Graham Reid | | 4 min read
Steven Van Zandt of Bruce Springsteen's E Street Band said it best: " 'Everybody love Ronnie.' It's the first bylaw of rock'n'roll."
Ronnie Spector, lead singer of the archetypal 60s girl-group the Ronettes, defined the exuberant spirit of pre-Beatles American rock'n'roll through the alchemy of a street-wise image adopted from Spanish girls in her New York neighbourhood, a sensual stage presence, and classic songs such as Be My Baby.
"We were the only girl group that wore tight dresses with splits up the sides," she laughs, her Spanish Harlem drawl betraying a lifetime of cigarettes. "We sang and danced, had long hair piled high into beehives and then falling down mid-show.
"I was the first to do all that. And I'm here to be the last."
Well, yes to the former anyway.
Ronnie is back in the spotlight with a long-over due new album, Last of the Rock Stars. But it is the chasm since the whirlwind world of the mid Sixties that makes her life a compelling, if tragic, story of promise denied and dreams deferred.
In 1968 after a string of hits she married producer Phil Spector and, at only 24, was lost to rock'n'roll.
Phil -- currently on trial following a 2003 murder charge -- is considered a pop genius. His "wall of sound" recording technique -- massed guitars, drums and strings which delivered a Wagnerian punch to three minute pop -- was applied to dozens of seminal songs: the Crystals' Da Doo Ron Ron and Then He Kissed Me; the Righteous Brothers' You've Lost That Lovin' Feelin' and Unchained Melody; and hits for the Ronettes including their signature song Be My Baby.
By the mid Sixties Spector was, in the words of Tom Wolfe, "the first tycoon of teen."
He was also domineering, manipulative, volatile and paranoid. In a word: crazy.
On their wedding night he berated Ronnie for being after his money. For the following five years she was literally imprisoned in his mansion, the caged bird he guarded jealously only to be released when he worked obsessively with her in the studio.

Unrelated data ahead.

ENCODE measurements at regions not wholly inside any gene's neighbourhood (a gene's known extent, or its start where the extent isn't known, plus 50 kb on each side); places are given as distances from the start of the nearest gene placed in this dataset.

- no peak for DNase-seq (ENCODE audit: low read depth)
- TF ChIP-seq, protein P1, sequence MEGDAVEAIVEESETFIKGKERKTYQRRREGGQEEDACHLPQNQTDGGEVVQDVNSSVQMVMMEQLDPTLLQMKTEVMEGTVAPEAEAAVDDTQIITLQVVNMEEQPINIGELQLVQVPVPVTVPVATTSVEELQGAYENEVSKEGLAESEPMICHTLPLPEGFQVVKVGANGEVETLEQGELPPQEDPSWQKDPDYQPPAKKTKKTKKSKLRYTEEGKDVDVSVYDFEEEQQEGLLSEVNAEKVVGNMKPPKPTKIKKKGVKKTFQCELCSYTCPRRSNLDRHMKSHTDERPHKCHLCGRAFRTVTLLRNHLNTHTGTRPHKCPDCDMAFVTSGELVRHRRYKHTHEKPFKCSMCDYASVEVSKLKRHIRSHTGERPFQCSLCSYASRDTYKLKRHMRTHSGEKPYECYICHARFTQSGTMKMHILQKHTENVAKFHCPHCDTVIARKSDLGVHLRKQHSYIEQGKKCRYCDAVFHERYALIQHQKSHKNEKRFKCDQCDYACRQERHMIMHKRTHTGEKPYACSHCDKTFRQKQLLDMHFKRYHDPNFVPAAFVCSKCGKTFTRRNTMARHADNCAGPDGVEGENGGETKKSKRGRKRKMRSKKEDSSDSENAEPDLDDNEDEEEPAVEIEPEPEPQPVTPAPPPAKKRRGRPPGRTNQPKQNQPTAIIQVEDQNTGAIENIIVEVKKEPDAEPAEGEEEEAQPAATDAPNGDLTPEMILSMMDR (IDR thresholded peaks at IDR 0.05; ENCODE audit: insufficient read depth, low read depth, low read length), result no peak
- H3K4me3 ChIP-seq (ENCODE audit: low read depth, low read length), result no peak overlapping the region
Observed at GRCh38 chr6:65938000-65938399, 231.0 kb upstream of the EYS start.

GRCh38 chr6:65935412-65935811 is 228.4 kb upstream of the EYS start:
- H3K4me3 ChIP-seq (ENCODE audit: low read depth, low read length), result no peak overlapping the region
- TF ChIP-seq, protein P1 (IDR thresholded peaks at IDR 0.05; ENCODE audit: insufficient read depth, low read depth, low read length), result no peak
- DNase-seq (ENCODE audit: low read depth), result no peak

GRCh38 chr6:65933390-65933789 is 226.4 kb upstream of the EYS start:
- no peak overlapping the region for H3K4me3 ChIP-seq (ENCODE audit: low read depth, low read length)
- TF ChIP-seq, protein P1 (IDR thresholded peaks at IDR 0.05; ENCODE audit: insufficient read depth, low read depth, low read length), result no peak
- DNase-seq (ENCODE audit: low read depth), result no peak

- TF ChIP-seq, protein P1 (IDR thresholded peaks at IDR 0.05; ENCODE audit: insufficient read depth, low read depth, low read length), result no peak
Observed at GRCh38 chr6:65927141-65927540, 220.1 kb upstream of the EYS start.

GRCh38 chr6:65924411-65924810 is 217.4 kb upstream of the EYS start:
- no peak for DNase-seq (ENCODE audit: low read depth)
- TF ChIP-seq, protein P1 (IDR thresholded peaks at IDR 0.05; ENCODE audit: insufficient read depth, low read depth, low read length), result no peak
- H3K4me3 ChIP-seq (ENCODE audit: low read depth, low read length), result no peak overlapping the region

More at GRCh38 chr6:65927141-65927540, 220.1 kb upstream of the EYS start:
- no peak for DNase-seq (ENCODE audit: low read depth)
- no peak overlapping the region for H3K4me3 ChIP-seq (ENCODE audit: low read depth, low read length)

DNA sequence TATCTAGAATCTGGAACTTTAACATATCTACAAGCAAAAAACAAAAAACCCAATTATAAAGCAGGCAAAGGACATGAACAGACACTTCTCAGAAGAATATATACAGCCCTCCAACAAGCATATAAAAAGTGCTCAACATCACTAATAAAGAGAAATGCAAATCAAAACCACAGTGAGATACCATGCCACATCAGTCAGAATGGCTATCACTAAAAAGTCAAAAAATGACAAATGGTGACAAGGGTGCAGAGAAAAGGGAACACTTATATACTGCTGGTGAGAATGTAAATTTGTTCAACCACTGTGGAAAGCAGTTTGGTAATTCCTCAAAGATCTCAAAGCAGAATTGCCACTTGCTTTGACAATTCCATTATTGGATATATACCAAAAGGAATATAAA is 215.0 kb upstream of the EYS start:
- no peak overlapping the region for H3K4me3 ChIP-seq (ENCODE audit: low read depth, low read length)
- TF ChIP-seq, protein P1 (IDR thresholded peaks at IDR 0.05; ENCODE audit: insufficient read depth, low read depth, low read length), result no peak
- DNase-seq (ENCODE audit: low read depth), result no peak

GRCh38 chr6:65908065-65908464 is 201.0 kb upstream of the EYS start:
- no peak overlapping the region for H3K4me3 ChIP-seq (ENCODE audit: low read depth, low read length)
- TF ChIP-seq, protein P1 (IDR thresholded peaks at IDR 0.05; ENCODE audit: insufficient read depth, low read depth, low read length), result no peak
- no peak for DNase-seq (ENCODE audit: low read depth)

"Every time we'd go to California to record a song," she says, "I'd do it for days and days. What's hurt me is that none of those songs ever came out. I'd hear them [by someone else] on the radio and I'd think, 'That's my song'."
As she watched from her enforced isolation her peers and friends built careers, made records and toured. And, most painful to her, had fun.
"But there I was in a studio or in a hotel room learning songs. I spent years just doing that and never performing. We used to record so we could sing in front of people. That's what I loved. Before . . . "
Her throaty voice tails off.
"So many lies, I had to run away, I didn't know people lied that way."
Ronnie -- born Veronica Bennett 62 years ago -- was a pop goddess of her period. She was sought out by pimply Rolling Stones, the Beatles asked that she open for them on their final tour in 66, and she partied with Dylan when Bob was a party guy.
While other American artists faltered on the arrival of the British Invasion, sassy Ronnie -- all two-storey hair and lethally long eyelashes -- looked set to transcend her time.
She oozed sexual come-on and had a brassy voice that could stop a subway carriage with one heavily echoed "whu-oh oh".
She coulda been a contender. But she married her psychotic Svengali.